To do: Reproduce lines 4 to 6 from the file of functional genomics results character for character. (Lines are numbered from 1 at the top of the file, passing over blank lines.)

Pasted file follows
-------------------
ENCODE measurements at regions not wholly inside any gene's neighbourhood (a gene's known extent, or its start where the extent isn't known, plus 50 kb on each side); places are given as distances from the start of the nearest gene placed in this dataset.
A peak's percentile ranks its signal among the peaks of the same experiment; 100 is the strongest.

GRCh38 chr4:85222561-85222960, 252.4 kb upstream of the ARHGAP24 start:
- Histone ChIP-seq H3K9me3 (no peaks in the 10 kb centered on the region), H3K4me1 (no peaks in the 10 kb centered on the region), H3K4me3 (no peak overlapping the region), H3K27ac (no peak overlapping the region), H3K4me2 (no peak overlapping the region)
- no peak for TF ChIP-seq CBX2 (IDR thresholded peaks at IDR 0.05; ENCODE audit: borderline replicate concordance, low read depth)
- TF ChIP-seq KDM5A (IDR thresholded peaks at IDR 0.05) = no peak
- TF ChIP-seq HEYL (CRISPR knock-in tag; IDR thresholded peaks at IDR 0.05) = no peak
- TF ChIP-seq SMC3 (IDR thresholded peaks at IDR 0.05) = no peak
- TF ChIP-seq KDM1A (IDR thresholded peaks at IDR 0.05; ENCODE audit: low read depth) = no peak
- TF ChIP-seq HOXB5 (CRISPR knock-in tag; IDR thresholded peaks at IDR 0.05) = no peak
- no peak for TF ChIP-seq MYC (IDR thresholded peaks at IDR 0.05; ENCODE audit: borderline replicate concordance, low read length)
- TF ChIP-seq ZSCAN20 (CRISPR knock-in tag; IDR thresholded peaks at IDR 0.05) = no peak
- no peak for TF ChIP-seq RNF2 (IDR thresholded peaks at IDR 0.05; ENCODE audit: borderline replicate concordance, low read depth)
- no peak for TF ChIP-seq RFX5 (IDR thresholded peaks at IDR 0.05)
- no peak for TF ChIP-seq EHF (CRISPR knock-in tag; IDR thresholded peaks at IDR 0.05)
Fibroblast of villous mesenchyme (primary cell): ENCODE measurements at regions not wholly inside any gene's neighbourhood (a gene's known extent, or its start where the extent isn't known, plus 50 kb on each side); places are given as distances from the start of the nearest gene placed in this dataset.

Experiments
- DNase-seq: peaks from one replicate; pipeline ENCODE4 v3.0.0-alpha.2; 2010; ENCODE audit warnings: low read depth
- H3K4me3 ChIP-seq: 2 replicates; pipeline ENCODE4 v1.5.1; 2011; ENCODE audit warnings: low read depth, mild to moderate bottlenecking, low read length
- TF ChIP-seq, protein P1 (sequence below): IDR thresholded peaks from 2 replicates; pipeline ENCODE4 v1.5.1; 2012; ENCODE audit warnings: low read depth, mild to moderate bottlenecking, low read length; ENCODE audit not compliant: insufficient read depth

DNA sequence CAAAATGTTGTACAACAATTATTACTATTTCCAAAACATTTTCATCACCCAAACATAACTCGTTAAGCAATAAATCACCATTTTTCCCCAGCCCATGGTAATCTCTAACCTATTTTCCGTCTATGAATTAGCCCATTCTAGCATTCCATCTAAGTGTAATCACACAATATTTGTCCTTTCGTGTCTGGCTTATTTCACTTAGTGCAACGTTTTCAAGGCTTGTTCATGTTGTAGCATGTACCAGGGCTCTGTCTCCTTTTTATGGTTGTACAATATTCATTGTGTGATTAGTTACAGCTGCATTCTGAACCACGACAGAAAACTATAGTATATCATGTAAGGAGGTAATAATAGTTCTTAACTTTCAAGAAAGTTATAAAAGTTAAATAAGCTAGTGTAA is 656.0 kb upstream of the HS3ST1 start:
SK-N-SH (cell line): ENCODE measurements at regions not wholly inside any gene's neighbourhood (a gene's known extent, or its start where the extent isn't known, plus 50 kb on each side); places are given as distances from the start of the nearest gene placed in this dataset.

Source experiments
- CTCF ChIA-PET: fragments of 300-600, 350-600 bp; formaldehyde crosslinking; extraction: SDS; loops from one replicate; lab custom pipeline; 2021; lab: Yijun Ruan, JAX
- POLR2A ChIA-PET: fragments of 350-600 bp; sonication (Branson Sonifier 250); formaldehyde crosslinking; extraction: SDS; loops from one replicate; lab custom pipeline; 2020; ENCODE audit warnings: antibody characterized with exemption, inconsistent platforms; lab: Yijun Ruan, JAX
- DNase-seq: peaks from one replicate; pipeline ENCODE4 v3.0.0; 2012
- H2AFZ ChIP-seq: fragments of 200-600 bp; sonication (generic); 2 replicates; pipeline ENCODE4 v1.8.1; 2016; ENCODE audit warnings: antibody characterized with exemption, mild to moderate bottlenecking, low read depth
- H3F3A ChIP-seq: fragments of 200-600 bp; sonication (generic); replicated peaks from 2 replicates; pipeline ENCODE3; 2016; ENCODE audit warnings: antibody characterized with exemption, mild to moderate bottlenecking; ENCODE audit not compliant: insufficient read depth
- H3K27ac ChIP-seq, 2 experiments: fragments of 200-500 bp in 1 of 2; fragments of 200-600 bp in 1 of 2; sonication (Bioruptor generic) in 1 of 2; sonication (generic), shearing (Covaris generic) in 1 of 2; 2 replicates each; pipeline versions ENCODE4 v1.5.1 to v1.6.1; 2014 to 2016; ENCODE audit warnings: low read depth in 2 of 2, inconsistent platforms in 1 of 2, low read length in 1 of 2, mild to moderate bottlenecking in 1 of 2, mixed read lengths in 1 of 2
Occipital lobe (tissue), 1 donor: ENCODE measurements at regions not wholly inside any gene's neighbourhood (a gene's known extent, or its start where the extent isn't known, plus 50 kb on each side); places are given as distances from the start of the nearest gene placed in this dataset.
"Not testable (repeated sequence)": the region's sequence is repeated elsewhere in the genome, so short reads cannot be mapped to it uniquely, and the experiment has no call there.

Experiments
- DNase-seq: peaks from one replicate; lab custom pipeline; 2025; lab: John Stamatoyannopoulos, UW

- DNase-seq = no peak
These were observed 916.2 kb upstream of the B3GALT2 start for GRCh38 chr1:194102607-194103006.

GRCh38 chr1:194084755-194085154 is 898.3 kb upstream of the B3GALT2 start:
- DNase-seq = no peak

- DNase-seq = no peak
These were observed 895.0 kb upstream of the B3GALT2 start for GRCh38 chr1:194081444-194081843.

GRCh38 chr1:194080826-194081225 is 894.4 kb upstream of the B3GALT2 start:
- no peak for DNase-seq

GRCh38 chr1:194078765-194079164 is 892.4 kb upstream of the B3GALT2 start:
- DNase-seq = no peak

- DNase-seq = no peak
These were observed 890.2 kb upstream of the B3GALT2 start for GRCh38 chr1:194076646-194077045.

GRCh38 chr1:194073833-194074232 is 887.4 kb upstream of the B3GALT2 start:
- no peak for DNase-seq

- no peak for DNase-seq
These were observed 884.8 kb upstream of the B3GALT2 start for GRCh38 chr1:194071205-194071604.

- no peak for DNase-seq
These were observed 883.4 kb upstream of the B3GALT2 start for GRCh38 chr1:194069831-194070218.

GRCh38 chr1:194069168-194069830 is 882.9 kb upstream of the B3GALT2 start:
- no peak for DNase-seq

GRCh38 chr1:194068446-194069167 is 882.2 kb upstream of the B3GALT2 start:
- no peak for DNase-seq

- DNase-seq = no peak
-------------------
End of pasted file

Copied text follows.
- Histone ChIP-seq H3K9me3 (no peaks in the 10 kb centered on the region), H3K4me1 (no peaks in the 10 kb centered on the region), H3K4me3 (no peak overlapping the region), H3K27ac (no peak overlapping the region), H3K4me2 (no peak overlapping the region)
- no peak for TF ChIP-seq CBX2 (IDR thresholded peaks at IDR 0.05; ENCODE audit: borderline replicate concordance, low read depth)
- TF ChIP-seq KDM5A (IDR thresholded peaks at IDR 0.05) = no peak